What is egg donor IVF?
In egg donor treatment, another woman’s eggs are used instead of your own in order to have a child. The eggs are collected from your donor via IVF and are fertilised – either with your partner’s sperm, or sperm from a donor – in the same way as in a regular IVF cycle i.e. in the laboratory [our Fertility 101: IVF – how it works will give you all the basics].
Eggs can be sourced via:
-an altruistic donor. This refers to someone motivated by kindness to help others and in the UK is anonymous. A suitable match can be found via an egg donor agency or a licensed UK clinic. (See what’s the process?, below)
-an international clinic or egg bank
-an ‘egg share’ IVF cycle – where the eggs collected from your donor are split between the two of you for your own IVF treatment and also theirs
-a ‘known donor’ such as a close friend or relative
Whichever route you choose, you should work with a clinic with a good track record in donor treatment to ensure all the appropriate screening and paperwork is covered off.
Although egg donor IVF is becoming much more common, the decision to use an egg donor is quite a big one and you will need to think your way around some of the wider implications. Even if you’re coming to egg donor IVF having tried multiple other treatments, it can still take a little time to come to terms with the fact there’ll be no genetic link between mother and child; or the fact that your child will be legally entitled to contact your egg donor when they turn 18 (although it’s important to be aware that your donor will have no legal rights or responsibilities to any children born using their eggs). It’s natural to have lots of questions about the process and clinics will offer you counselling to help you work through everything. There are some great organisations and forums to support you, too, such as the Donor Conception Network [https://www.dcnetwork.org].
When might I consider egg donor treatment?
There are a number of scenarios that might mean you’ll want to consider using donated eggs to get pregnant.
If your eggs have been damaged by serious illness or during treatment (e.g. chemotherapy) you may not be able to use your own eggs to have a baby.
Early menopause or a high risk of passing on a genetic disease are other reasons you might need to use donated eggs.
Or you might be in a same sex couple.
Overall, women are increasingly turning to egg donation, particularly if other attempts to get pregnant using their own eggs have been unsuccessful. And the odds of getting pregnant if you’re in the older age bracket are significantly improved compared to own-egg IVF, so for some the decision is largely based on the increased chance of success.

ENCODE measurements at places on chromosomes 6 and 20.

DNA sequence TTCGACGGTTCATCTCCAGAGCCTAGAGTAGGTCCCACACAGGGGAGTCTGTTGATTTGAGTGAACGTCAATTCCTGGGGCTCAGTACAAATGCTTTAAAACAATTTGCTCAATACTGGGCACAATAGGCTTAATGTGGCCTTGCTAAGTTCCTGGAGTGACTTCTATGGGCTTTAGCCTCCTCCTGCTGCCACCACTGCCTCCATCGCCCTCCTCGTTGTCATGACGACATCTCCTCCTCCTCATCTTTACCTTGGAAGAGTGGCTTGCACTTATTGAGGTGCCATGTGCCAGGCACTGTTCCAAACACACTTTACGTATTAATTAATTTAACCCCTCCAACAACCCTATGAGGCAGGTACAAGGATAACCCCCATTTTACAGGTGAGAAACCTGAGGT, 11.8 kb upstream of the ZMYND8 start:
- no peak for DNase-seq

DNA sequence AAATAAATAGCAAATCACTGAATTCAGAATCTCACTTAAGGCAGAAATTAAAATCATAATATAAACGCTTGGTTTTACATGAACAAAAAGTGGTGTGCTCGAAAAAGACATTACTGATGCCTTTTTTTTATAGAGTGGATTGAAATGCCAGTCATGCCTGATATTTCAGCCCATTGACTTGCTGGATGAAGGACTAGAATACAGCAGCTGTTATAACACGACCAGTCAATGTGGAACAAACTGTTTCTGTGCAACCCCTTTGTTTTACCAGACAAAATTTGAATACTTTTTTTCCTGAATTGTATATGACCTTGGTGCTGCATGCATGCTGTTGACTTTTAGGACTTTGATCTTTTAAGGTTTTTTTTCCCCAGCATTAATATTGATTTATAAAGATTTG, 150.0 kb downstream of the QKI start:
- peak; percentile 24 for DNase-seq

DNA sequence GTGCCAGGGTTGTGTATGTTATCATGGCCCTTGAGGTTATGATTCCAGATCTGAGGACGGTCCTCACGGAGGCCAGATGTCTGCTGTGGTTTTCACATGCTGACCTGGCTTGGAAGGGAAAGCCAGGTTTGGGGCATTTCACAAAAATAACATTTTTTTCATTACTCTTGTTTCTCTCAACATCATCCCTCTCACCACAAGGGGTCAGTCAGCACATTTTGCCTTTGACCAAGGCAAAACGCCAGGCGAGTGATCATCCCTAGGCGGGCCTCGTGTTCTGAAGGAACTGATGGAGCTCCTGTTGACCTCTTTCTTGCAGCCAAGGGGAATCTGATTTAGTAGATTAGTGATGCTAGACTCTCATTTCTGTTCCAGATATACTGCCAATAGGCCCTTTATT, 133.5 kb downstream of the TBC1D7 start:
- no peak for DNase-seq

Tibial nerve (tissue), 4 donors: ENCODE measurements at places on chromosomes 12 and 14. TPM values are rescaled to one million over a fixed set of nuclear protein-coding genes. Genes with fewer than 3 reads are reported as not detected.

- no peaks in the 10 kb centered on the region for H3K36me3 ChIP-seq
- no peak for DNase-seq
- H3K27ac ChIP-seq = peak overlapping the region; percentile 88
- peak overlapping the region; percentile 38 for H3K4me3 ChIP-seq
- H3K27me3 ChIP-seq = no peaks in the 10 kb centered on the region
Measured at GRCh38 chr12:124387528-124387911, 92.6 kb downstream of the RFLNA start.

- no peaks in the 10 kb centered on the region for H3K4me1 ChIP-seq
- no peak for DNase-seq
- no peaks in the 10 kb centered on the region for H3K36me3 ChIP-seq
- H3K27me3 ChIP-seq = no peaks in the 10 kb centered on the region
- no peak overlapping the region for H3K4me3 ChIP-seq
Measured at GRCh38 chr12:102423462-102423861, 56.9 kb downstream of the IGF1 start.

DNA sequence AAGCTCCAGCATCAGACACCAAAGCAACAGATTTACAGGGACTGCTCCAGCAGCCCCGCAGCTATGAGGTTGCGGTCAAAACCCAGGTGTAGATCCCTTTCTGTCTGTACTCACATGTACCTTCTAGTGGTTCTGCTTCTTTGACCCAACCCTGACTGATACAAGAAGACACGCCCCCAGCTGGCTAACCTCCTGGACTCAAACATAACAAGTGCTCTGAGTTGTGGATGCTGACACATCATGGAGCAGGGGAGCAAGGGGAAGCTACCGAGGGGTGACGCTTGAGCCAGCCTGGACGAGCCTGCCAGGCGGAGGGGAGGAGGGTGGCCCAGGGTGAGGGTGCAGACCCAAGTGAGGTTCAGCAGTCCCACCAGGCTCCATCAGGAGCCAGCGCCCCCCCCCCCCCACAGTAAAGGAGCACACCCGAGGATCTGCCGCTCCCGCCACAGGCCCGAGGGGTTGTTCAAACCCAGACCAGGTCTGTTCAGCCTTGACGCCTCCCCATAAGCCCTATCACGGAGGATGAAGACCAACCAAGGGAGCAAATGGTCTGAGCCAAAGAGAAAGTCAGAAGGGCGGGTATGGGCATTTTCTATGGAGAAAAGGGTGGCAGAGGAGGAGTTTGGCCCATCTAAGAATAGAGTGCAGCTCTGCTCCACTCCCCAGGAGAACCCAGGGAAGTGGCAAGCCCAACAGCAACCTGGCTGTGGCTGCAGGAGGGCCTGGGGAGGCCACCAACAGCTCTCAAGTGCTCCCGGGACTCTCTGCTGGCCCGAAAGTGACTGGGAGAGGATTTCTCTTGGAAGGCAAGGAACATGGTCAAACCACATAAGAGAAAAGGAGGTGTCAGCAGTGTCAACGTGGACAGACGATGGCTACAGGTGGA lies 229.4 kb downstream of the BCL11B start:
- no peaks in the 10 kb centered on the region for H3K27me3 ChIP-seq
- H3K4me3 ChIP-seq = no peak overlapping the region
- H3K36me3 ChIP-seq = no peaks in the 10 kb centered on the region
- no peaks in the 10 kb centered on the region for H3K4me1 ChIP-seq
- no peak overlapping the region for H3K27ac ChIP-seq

What’s the process?
In a fresh donor egg cycle, the process will broadly follow these steps. Once a donor has been found and a date has been agreed to start the cycle with your donor, you can expect the process to take around 4-6 weeks.
Step One: Egg donor matching
If you’re using an agency or clinic to source an egg donor, they’ll look through their donor list to see whether they’ve an appropriate match. If not, you’ll be put on a waiting list until someone suitable comes up.
In the UK, donors must be aged between 18 and 35 and have to go through rigorous screening before they are accepted by a clinic as a potential donor.
Step Two: Hormone treatment
If you’re doing a fresh egg donor cycle, both you and your donor will be given hormone treatment in order to suppress and synchronise your menstrual cycles.
Your donor will then enter the stimulation phase, where she will inject herself daily with gonadotrophin – a hormone which stimulate egg production – so she produces as many eggs as possible.
Step Three: Recipient preparation
Having an endometrial lining of at least 7mm gives your donor eggs the best chance of implantation, so while your donor is taking her injections, you will be given progesterone and oestrogen to develop your lining to the right thickness.
Step Four: Donor egg retrieval
When your donor’s eggs are fully developed, she will be given what’s known as a ‘trigger shot’ to trigger the final ripening of the eggs.
Two days later, your donor will be given a light anaesthetic and her eggs will be retrieved in a quick and simple procedure.
Step Five: Fertilisation
Your donor’s eggs are now ready to be fertilised with either your partner’s or donor sperm.